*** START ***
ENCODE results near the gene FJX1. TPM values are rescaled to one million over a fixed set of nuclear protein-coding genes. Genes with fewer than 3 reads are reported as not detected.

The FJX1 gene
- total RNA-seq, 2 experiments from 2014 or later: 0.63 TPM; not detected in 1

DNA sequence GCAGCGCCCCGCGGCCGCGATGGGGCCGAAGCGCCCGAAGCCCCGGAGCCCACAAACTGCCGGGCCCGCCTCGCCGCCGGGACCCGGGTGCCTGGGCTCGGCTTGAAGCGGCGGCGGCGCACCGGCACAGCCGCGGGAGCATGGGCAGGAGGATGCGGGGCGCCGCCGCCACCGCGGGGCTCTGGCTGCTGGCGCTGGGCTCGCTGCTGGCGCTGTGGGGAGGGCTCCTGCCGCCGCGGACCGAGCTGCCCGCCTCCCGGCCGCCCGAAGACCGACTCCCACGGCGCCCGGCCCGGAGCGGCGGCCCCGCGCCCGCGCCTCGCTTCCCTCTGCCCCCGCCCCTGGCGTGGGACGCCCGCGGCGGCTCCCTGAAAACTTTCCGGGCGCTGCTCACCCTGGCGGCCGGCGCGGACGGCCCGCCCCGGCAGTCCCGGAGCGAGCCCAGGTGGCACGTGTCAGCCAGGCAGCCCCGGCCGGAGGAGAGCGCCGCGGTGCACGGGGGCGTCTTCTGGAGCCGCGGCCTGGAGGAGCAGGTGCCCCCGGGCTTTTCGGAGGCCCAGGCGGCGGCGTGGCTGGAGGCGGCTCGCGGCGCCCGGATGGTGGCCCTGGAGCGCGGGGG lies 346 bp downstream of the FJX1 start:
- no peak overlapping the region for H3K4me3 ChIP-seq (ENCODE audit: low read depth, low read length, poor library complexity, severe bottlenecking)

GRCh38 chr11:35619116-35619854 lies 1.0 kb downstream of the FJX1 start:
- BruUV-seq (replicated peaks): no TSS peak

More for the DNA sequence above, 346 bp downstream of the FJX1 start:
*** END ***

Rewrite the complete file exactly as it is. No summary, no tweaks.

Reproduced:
ENCODE results near the gene FJX1. TPM values are rescaled to one million over a fixed set of nuclear protein-coding genes. Genes with fewer than 3 reads are reported as not detected.

The FJX1 gene
- total RNA-seq, 2 experiments from 2014 or later: 0.63 TPM; not detected in 1

DNA sequence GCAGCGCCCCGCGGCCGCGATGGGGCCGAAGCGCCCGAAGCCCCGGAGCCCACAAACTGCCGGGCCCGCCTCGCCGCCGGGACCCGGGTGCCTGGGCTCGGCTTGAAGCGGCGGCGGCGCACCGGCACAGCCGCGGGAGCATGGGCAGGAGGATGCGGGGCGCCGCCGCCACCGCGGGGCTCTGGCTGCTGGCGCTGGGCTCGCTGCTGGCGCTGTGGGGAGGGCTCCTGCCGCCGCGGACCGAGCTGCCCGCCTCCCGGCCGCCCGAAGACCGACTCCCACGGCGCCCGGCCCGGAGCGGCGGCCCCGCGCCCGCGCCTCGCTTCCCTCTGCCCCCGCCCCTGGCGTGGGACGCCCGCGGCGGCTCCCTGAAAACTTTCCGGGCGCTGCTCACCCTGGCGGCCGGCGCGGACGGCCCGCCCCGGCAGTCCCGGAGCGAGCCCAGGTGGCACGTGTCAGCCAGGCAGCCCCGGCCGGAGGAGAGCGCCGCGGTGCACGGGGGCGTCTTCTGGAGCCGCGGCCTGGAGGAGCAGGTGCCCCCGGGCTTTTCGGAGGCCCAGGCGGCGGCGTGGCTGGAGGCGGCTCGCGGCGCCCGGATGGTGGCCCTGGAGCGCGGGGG lies 346 bp downstream of the FJX1 start:
- no peak overlapping the region for H3K4me3 ChIP-seq (ENCODE audit: low read depth, low read length, poor library complexity, severe bottlenecking)

GRCh38 chr11:35619116-35619854 lies 1.0 kb downstream of the FJX1 start:
- BruUV-seq (replicated peaks): no TSS peak

More for the DNA sequence above, 346 bp downstream of the FJX1 start: